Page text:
There is no better way to describe what a user interface should look like. The 4 golden rules of UI design are designed to make sure that our UI is like a person's. A person who is kind, thoughtful, and willing to help. UI designers are familiarized with Jakob Nielsen's 10 Usability Heuristics of UI
Design, Ben Shneiderman's 8 Golden Rules of Interface Design, and Bruce Tognazzini’s Principles of Interaction Design, provide the fundamental principles that apply to all interactive systems. These are the four fundamental principles of UI design.
Similar circumstances should call for similar action sequences. Users can effortlessly move around your app and accomplish their goals with the support of consistency. Consistent UI performance makes it predictable (in a positive way), which helps people comprehend it.
As an interface designer, you should keep in mind that your user is not only using your product; they are also gaining ideas, and expectations, and creating intuition from a variety of other goods. This includes how to utilize certain functionalities intuitively and without explanation. If our design is inconsistent and unfamiliar to people, things might quickly go wrong and irritate them. Imagine having two hamburger menus and a bottom-mounted search bar.
Style (visual consistency) The integrity of a product should not be questioned by users. It is important that all products use the same colors, fonts, and icons. To ensure that your product's visual style is consistent, always refer to your design manager. A Submit button on a page should be the same as on another page.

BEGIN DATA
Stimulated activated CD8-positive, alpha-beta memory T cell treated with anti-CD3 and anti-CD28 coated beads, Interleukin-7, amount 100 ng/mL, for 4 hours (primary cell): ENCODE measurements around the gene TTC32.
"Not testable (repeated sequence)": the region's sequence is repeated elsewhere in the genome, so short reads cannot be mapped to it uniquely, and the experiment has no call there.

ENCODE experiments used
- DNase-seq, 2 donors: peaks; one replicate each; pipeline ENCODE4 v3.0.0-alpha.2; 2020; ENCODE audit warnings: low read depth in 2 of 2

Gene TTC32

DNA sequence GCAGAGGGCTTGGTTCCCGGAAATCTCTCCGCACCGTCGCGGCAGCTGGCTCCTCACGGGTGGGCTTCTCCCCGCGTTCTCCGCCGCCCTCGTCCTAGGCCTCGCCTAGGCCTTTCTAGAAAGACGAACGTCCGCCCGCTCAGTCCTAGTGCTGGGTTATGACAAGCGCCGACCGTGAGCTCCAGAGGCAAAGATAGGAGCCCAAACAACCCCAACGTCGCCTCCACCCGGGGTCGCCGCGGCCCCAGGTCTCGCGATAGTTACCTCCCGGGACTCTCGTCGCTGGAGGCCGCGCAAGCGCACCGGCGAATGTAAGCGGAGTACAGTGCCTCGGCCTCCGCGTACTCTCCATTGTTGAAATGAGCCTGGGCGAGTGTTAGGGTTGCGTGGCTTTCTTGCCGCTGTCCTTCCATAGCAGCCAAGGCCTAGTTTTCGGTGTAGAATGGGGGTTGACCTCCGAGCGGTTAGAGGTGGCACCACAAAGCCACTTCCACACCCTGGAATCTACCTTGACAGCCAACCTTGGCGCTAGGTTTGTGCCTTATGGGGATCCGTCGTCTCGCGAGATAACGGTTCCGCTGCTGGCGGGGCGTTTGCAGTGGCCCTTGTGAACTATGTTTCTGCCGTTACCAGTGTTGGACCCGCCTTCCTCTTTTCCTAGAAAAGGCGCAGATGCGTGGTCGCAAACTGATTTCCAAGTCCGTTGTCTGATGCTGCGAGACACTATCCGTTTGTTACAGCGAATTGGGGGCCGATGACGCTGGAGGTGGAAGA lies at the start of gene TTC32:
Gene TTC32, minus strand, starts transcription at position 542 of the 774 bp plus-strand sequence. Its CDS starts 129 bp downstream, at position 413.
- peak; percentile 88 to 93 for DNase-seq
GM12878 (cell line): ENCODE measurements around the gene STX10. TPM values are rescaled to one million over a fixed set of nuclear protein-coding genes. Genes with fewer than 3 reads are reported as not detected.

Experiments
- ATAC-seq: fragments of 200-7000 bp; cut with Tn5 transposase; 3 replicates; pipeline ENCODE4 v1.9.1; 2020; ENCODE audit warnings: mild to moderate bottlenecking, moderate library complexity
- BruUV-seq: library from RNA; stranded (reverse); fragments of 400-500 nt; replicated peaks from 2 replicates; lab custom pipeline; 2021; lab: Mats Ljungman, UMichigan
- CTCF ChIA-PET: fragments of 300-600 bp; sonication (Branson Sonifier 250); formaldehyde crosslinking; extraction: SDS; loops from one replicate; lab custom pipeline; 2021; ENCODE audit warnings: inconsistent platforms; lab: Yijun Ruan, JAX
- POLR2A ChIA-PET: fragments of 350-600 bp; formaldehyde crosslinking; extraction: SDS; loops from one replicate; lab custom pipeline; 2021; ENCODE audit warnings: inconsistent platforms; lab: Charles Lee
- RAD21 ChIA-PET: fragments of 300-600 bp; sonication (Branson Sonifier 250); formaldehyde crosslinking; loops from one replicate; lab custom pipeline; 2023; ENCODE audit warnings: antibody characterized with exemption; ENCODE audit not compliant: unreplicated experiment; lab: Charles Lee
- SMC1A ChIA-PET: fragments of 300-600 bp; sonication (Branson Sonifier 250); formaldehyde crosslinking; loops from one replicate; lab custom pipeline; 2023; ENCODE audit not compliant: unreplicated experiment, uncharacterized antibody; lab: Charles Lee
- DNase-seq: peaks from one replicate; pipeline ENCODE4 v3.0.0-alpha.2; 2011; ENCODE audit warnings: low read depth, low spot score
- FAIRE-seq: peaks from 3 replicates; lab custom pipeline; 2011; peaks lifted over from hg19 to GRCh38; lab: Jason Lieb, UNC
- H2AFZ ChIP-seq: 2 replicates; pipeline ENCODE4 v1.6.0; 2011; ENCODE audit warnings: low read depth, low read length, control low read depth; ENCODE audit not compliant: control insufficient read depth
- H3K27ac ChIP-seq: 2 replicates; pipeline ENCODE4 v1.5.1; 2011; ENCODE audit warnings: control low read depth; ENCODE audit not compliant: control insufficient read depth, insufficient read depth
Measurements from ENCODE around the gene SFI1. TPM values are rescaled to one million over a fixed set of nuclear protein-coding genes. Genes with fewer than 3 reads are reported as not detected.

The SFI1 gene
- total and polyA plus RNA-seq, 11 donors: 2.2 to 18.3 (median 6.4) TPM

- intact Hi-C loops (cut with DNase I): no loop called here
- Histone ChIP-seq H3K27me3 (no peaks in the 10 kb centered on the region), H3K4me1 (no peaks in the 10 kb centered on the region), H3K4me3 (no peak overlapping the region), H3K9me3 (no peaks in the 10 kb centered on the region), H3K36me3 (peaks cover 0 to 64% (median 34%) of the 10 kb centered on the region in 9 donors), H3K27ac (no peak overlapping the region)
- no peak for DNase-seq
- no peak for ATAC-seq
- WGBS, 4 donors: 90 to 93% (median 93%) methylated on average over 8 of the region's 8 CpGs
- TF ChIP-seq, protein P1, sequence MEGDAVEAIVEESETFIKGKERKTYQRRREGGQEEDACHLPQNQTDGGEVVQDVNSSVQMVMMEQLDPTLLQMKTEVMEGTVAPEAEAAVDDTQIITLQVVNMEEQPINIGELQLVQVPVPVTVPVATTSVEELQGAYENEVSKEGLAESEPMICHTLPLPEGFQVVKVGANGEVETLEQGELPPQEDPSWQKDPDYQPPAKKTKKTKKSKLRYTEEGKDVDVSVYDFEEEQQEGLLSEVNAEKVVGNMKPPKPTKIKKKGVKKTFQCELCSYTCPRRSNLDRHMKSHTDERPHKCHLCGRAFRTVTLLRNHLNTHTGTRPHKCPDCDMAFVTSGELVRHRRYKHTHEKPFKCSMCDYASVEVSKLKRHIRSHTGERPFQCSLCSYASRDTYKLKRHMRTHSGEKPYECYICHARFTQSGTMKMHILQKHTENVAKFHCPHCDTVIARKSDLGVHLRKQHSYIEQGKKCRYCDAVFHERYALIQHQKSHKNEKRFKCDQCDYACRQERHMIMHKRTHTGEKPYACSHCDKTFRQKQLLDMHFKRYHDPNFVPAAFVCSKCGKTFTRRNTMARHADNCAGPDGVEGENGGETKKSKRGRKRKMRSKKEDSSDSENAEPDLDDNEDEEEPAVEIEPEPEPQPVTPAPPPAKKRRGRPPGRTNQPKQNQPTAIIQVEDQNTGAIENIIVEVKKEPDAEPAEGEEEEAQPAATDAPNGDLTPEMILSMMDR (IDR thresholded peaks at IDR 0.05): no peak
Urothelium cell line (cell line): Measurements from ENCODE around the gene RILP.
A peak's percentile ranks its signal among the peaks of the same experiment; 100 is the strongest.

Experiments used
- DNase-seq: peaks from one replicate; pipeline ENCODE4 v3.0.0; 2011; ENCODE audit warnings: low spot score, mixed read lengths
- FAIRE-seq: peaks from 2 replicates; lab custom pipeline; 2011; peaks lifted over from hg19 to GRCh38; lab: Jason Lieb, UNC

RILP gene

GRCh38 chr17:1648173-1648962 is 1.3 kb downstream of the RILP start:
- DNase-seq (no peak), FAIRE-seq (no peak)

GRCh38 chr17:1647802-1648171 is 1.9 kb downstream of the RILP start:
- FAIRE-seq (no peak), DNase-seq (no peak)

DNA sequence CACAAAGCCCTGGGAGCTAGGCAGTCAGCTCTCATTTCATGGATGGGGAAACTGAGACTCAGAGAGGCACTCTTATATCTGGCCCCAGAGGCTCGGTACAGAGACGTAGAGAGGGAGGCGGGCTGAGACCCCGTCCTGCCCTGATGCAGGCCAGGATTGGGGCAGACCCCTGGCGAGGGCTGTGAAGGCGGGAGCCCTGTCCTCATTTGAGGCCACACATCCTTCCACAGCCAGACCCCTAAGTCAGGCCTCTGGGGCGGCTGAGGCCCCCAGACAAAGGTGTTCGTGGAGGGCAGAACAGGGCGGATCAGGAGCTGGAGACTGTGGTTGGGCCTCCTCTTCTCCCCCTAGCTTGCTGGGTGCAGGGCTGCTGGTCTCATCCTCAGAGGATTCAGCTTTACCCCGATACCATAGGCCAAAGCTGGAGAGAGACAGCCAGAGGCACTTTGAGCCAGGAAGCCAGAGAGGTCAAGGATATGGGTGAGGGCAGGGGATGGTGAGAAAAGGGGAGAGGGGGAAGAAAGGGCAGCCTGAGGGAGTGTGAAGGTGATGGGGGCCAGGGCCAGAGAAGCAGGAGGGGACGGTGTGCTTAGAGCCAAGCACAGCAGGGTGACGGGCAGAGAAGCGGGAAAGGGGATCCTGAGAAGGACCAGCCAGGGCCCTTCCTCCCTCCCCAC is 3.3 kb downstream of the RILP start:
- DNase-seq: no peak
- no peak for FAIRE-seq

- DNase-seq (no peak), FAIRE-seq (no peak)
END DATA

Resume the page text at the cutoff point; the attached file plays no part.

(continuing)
A site should not use distinct styles for components on various pages. Users shouldn't be left in doubt about the meaning of a modified button like the one in this illustration.
People have particular requirements for the websites and programs they use. One of the worst things you can do to a consumer is to design your product in a way that goes against what they anticipate. Whatever logical case you make for how something ought to function or seem is irrelevant. You will have a difficult time adjusting user expectations if they anticipate it to operate or seem in a different way. If your strategy doesn't clearly give an advantage, follow what your users would anticipate.
It is important for an object to behave consistently throughout the interface. Within a product, the behaviour of interface components like buttons and menu items shouldn't change. Users are quickly irritated when things don't function, therefore they don't want shocks or alterations in their usual behaviour. This may impede learning and prevent people from trusting the constancy of the user interface. Avoid confusing your user by maintaining consistency and adhering to "The principle of least surprise" to ensure that the interface behaves as consumers would anticipate.
What does it feel like to drive in a foreign city without any maps or signs? It's possible to make wrong turns or ask for help from others passing by. Isn't it frustrating to enjoy the city?
Software users are no exception. No matter how complex your product is, it's important that the navigation is easy and clear. Users should be able to achieve their goals easily. The user interface should not be so intimidating that users are afraid to click a button, even when they're dealing with mission-critical and feature-rich B2B applications. Good user interfaces provide context and offer directions at every stage.
The 'Undo" action after deletion, for example, allows the user to undo an action if it was not done correctly.
Navigation should be easy to understand and clear. Any software product should allow users to have fun exploring its interface. Users shouldn't be intimidated by complex B2B products with many features. Good UI places users in their comfort zone, giving them some context about where they are now, what they have done, and where they will go next.